As for Amy’s start in mountain biking, she credits her three children for putting her on a trail on two wheels. It was around the year of 1986, in New Hampshire, that her children asked if they could ride their bikes on a trail in the woods. Already a road rider, Amy used her skinny wheels on the trails that day. But two days later she had another bike, one that was referred to as an All Terrain bike. One thing lead to another and within that year, and three bikes later, Amy signed up for her first mountain bike race.
Endurance events proved to be Amy’s strength and she excelled at solo at 24 hour events, taking top places in both road and mountain bike. She rode for Kona and Litespeed who helped to make it possible for her to reach her goals, including establishing the first women’s 24 Hour MTB World Record in 1994, which still stands today at 283 miles in 24 hours.
But the true credit to her success, says Amy, has to do with the amazing support she received from others, starting with her family. “If they had not been there to cheer me on and to encourage me to keep going, I would not have done this.” Her children had a part in many miles of Amy’s training and racing routine, meeting her for a picnic during a 10 hour training ride or being a “crew” member during her races, staying up all night and doing hand-offs or hugs as needed. Because he could not be there, her son Aaron made her tapes of him talking to listen to during the Race Across America in 1992, saying, “You can do it Mom. Even though I’m not there I’m with you, I’m right by your side just like the other races we did.” Of those words, Amy says, “He pulled me though many dark miles.”
Amy’s mom and dad also played major roles; her dad stayed up all night long during the 24 Hour World Record setting, making sure all the stats were accurate. That was the first of many times he paced the ground, watching and waiting, hoping she was okay out there during those lonely hours of solo ultra-cycle racing. Mom managed the kids and Sasha, Amy’s best friend, a Golden Retriever. Both her folks drove from Maine to Utah to meet her with bikes and equipment for her first 24 Hours of Moab… which with their support, she won.
But long before that, was a man named Jack Papa. Coach, mentor, Race Across America (RAAM) Qualifier and 24 Hour Race Director and friend, he ran the ultra-marathon road races that Amy entered in her early days of racing. Jack believed in her immediately. Of her first 24 hour road race, “Jack told me I could do it. There was something about him that you just trusted… like he knew more about you than you knew about yourself.”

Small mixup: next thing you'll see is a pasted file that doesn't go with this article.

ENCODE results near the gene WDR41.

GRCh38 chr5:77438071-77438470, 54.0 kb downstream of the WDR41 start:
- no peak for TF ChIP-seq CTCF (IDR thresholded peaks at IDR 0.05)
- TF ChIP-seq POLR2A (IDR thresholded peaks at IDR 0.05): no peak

But she remembers well that first race in upstate New York, struggling to keep pedaling in the final hours and wondering how she could go on. With over 250 hilly miles in her legs and still many hours to go, she was having her doubts. Then out of nowhere, the Official Race Car appeared, “and this guy was hanging out the passenger window shouting ‘Amy Regan you can do it! You got what it takes!’ ” Amy wasn’t sure who it was at first, but the car came back again and again, with the same man hanging out the window, shouting, “You’re made of the right stuff!” and, “You can do whatever you put your mind to!” She finally realized it was none other than Jack Papa, and if he thought she could finish then she was going to finish.
Jack motivated and encouraged his riders in a way that is reserved for the best coaches and mentors in the world. “There is no doubt that without Jack, I never would taken this path and had the opportunity to reach so far beyond my limits.” Amy continues on to say, “he got right in the trenches with you. He knew how to reach you, he’d get into your head and your heart and pull you through the toughest of times.”
But most importantly, Amy says, Jack would not let his riders feel disappointment in themselves if they fell short of their goals, that is, if they gave it their all. “And in Jack’s races, most of us wouldn’t dreamed of giving him any less than our best.”
As for this bond with her mentor Jack Papa, it’s one that has lasted through the years, a mutual admiration that they have for each other that is as solid as they come and will last a lifetime. The biography, From Fitness to Death, was written by Papa and edited by Amy, who’s editing talents and understanding of racing – and of Jack, make for a read that is as real as it gets. The book chronicles Papa’s Race Director career from the great highs to the devastating lows that are part of ultra-marathon racing – and similarly, a part of life.
Amy retired from racing in 2002 to focus on leading mountain bike events and teaching skills clinics, using all the things that she learned over the years, and the same encouragement that she was given by her family and by Jack Papa, to help others reach their goals and enjoy the thrill and challenge of cycling. Her approach is easy-going and she makes it fun, helping students to relax and work on improving skills while reminding them to feel good about being there, in a sport that takes guts and determination.
In her teaching, Amy can be heard saying, “When it gets harder, you have to dig deeper, ” and, “if you think you can, you can.” Mountain biking can help us get the most out of ourselves. But most importantly, Amy reminds us that, “We do this for fun… so relax, and enjoy the ride!”